Bleeding Rainbow: Yeah Right

[14 March 2013]

By Maria Schurr

To be a band with an unimaginative name and a decent sound, or a band with a decent name and an unimaginative sound? Such is the conundrum of Bleeding Rainbow, formerly known as Reading Rainbow. In this such case, the name change brought about a sound change as well. As Reading Rainbow, the band released the garage-poppy Prism Eyes, an easily digestible album that was still messy enough to be interesting. Under the (in their words) “trippy as shit” moniker of Bleeding Rainbow, the band has concocted song after song of shoegaze cliche on Yeah Right. It’s sort of like the reverse of what the first wave shoegaze band Lush—who started as shoegaze, then moved on to a sassy pop style when Brit-pop hit—had done. As shoegaze has had a resurgence in recent years, Yeah Right feels more than a little contrived, but it wouldn’t have to if Bleeding Rainbow’s songs were better.

The biggest problem with Bleeding Rainbow isn’t necessarily their take on the shoegaze sound, but rather lead singer Sarah Everton’s voice. A major asset of Reading Rainbow was the decision to mask Everton’s very limited range in fuzz and distortion. Although appropriately adolescent, her voice’s exposure here is embarrassing. The choices made in delivery, on songs like opener “Go Ahead”, sometimes have the air of a 12-year-old trying to sing a torch ballad. When some Sonic Youth-y guitar manipulations kick in to ugly up the song, it’s almost a relief. Although tracks like “Pink Ruff” and “Drift Away” have catchy riffs, most melodies feel wholly reminiscent of a preexisting, better song.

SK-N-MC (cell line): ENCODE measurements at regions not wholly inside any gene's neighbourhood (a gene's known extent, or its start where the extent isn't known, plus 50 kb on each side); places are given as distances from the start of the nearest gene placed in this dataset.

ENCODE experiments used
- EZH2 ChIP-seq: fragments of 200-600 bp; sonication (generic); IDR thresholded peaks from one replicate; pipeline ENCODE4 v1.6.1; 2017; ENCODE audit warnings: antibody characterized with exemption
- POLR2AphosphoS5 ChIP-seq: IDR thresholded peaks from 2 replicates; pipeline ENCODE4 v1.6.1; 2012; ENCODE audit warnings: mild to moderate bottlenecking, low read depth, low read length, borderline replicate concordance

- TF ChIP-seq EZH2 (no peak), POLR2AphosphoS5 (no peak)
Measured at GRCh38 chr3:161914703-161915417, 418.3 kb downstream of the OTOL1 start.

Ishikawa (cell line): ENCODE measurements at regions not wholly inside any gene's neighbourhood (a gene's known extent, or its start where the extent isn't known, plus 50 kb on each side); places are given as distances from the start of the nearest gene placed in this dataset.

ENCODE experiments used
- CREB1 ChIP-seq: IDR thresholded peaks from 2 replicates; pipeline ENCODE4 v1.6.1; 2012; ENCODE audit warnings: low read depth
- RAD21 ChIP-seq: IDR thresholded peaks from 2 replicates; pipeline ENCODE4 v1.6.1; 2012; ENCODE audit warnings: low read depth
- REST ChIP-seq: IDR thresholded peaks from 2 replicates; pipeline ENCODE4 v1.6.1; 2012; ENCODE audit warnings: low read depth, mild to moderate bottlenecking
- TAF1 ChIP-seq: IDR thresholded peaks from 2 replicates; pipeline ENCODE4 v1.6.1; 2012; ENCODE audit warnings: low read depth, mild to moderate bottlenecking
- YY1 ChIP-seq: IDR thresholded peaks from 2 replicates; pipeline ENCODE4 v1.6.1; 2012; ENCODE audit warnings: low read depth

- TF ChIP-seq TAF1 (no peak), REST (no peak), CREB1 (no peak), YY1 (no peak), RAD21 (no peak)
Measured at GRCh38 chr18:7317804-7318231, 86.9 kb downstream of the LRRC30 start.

Likewise, Bleeding Rainbow’s lyrics are derivative and uninventive; subject matter on Yeah, Right concerns either daydreaming or staring at the sky, two activities which aren’t all that different to begin with. True, thought-provoking lyrics has never been a shoegaze touchstone, but here the words feel like placeholders that Everton forgot to substitute with actual lyrics (probably because she was too busy staring at the sky). At least when she sings “I don’t breathe I just sigh” on “Drift Away”, Everton really is writing what she knows.

It is clear that Bleeding Rainbow are good musicians, and on the album’s few decent songs—like closer “Get Lost”—they conjure enough mood to prove that touring with A Place to Bury Strangers wasn’t a complete fluke. When Everton’s husband, Rob Garcia, joins her in singing “Losing Touch”, both the lyrics and Everton’s vocals are easier to take; the Spacemen 3 vibe of the music also suggests Bleeding Rainbows are more well-versed in the style they have assumed than previously suspected. Unfortunately, both these songs come too late in the game for the album to feel like anything other than a bland retread from a band who probably won’t be around for very long. Everton may sing “Sometimes I want to hear the things I’ve never heard before” on “Waking Dream”, but she and her bandmates are far from offering any solutions to that problem.

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